NetApp and Cisco are using this week's Cisco Live conference to unveil a new version of their FlexPod converged infrastructure offering that features NetApp's SolidFire all-flash storage array technology and is targeted at scalable data center workloads.
The new FlexPod SF converged infrastructure is also the first to include an all-Cisco hardware stack as a way to help FlexPod compete against the fast-growing hyper-converged infrastructure market, said Lee Howard, chief technology officer for the Cisco alliance at NetApp.
The FlexPod SF, scheduled to be available starting in mid-July, comes as FlexPod continues to be the fastest-growing converged infrastructure offering.
IDC last month estimated that FlexPod had a 28.8-percent share of the converged infrastructure market in the first quarter of 2017. While that was still significantly behind the 47.2-percent share held by Dell EMC, the FlexPod revenue grew 26.1 percent in the first quarter compared to the same period last year, while the market as a whole, and Dell EMC in particular, saw revenue fall.
This is not the first time NetApp and Cisco have integrated SolidFire all-flash storage technology with FlexPod, Howard told CRN. The two early this year added SolidFire to FlexPods that used NetApp's Ontap storage operating system, he said.
What's new is the fact that the new FlexPod SF is based on the SolidFire Element operating system, which was designed specifically for modern data center workloads, Howard said.
"It's all about policy-driven automation," he said. "We could do it with Ontap. But with Element OS, a customer can use 12 lines of code to do API integration with OpenStack. That makes it easier to bring new workloads to cloud environments for customers who don't have sophisticated skillsets. Other vendors say they can do the integration, but they need several hundred lines of code."
That policy-driven automation is not just for OpenStack, but for other technologies increasingly being adopted by modern data centers including such container technologies as OpenShift, Kubernates and Docker, or OpenStack's Cinder block storage technology, he said.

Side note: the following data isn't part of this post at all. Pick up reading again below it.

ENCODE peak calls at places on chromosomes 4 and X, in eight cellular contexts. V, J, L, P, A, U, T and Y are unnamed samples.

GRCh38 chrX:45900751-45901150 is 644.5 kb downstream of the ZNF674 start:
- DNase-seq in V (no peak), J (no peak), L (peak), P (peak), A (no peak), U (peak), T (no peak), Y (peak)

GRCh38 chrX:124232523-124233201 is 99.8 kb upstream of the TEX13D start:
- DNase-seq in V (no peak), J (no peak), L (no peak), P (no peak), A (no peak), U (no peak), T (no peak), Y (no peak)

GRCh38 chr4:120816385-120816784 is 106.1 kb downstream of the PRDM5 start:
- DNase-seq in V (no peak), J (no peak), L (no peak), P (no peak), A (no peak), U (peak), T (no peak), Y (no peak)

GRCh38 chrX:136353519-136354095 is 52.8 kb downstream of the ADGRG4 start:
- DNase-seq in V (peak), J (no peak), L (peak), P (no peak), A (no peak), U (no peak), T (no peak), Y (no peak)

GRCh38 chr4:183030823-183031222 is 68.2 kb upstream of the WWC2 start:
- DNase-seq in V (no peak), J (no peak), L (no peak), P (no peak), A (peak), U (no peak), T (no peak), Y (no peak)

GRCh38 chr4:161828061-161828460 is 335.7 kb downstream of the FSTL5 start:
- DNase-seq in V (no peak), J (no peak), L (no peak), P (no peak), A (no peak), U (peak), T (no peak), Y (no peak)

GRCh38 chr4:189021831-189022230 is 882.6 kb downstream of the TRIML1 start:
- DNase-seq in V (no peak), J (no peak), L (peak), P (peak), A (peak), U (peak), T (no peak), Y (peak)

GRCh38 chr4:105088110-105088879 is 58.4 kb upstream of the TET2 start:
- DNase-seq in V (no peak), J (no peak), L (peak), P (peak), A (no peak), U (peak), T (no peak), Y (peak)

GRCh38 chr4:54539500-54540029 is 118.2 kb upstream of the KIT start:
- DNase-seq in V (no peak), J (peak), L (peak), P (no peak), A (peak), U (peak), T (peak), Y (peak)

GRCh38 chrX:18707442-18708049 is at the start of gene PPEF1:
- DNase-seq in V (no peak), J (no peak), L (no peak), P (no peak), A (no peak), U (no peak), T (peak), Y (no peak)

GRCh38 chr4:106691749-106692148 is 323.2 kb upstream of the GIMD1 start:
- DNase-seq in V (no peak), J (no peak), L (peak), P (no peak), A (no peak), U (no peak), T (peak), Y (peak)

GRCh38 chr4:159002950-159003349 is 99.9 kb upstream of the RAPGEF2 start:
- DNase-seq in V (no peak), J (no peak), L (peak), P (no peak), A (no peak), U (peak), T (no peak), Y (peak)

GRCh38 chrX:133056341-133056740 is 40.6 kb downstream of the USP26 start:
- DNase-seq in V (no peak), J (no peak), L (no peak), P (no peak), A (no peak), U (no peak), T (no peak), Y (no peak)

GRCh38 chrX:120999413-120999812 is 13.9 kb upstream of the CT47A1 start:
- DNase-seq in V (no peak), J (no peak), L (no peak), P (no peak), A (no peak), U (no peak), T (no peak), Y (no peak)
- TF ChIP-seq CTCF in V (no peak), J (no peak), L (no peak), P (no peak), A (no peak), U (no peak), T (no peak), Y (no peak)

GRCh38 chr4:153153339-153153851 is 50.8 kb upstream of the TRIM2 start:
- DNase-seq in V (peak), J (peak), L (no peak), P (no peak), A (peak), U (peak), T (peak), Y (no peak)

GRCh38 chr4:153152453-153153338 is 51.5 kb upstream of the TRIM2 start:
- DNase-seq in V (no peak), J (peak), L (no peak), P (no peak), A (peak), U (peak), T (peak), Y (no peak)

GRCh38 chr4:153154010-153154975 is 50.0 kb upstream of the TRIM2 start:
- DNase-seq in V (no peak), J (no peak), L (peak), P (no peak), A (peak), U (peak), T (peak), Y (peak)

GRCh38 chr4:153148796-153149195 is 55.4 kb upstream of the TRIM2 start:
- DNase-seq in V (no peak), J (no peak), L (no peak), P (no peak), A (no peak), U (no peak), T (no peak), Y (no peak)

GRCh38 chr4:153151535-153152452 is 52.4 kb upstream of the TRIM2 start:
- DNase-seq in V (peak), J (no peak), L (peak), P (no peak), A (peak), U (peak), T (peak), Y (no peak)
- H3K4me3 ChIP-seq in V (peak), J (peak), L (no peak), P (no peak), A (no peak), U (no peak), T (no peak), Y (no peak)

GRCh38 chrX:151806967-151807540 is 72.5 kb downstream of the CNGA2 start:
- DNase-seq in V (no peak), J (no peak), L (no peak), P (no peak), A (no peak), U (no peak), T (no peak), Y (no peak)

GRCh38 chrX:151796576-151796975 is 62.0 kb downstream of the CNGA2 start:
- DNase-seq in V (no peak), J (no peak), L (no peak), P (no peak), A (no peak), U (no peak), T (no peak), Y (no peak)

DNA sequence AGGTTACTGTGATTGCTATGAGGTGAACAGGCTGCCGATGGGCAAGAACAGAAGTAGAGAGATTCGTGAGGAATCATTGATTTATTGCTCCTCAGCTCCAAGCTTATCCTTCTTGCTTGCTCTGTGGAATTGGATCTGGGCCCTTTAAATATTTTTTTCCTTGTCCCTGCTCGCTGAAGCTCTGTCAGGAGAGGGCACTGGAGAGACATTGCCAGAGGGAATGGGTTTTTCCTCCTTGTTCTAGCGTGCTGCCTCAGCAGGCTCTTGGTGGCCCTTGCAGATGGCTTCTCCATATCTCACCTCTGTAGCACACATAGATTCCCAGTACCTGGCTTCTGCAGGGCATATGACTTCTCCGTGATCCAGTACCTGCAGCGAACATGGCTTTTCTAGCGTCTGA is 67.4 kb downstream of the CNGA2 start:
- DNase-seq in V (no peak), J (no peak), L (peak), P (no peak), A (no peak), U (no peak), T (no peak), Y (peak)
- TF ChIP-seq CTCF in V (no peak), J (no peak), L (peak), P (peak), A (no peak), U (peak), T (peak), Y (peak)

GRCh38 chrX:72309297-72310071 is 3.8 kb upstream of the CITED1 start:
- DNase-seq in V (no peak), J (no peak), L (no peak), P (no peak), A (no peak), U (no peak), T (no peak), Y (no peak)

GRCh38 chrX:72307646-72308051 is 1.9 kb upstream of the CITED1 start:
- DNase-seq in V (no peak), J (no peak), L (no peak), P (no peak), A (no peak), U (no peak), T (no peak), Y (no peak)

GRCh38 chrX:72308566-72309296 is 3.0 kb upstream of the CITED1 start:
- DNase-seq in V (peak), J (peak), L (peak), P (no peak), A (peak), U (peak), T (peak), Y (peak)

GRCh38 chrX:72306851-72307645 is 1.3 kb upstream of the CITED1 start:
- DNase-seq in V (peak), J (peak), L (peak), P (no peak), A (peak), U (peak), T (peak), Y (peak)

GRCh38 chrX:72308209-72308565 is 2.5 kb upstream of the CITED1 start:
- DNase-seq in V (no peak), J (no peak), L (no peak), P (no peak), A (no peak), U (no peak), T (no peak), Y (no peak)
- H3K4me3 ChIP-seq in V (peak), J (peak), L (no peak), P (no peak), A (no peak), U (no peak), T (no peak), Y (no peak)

Andy Sayare, NetApp's senior manager of converged infrastructure solutions marketing, said FlexPod SF provides an opportunity for channel partners looking to help customers move to modern data center infrastructures.
"This is a real opportunity because of the programmable infrastructure of the SolidFire technology," Sayare told CRN. "It provides tons of automation that can be used to streamline operations."
Sayare said traditional FlexPod implementations will continue to be the right choice for businesses looking to refresh existing data center infrastructures.
"FlexPod SF is great for modern data centers looking to manage new applications, more scalable applications, and software-defined strategies," he said.
Howard said FlexPod SF marks a milestone in the FlexPod family in that it's the first to include an all-Cisco hardware stack.
FlexPod SF integrates Cisco's UCS B-series blade servers and Cisco's top-of-rack switches with the NetApp SF9608 all-flash storage array. The SF9608 is actually a Cisco UCS C220 server that has been configured with the SolidFire Element OS software by NetApp. As a result, NetApp's only contribution to the FlexPod SF is the integration of the SolidFire software, he said.
The fact that FlexPod SF is an all-Cisco hardware offering is important for the channel, said John Woodall, vice president of engineering at Integrated Archive Systems, a Palo Alto, Calif.-based solution provider and long-time NetApp channel partner.
Cisco has joint converged infrastructure offerings with other vendors such as IBM and Pure Storage, but those offerings feature the storage vendors' hardware, Woodall told CRN.
"This signal's NetApp's commitment to Cisco and FlexPod," he said. "NetApp could have combined any qualified hardware node and the SolidFire software, but instead is making a statement about the attractiveness of the Cisco platform. … Imagine how attractive this is to the Cisco server team."
The pending release of FlexPod SF also shows NetApp's commitment to bringing its storage technology to the widest possible potential market, Woodall said.
"NetApp storage can run on-prem, in the cloud, and on hyper-converged infrastructure," he said. "The SolidFire all-flash technology can be consumed as an appliance, or by a perpetual software license based on capacity with licenses that can be moved from one hardware appliance to another, or on FlexPod SF with a separate license. So you see that frictionless choice of deploying more and more of NetApp's portfolio in non-traditional ways."
The degree of integration in the FlexPod SF makes it a good alternative for customers considering hyper-converged infrastructure, which integrates compute, storage, and often networking into a single appliance, Howard said.
"Over time, we're seeing consolidation leading to virtualization leading to automation," he said. "Businesses want to take advantage of the consumption model offered by the cloud. And we are providing full stack support for it. This is more than the hardware. It's the entire ecosystem. This will give a lot of customers who are looking at hyper-converged infrastructure a better way to move their existing infrastructures to the newer automation trends."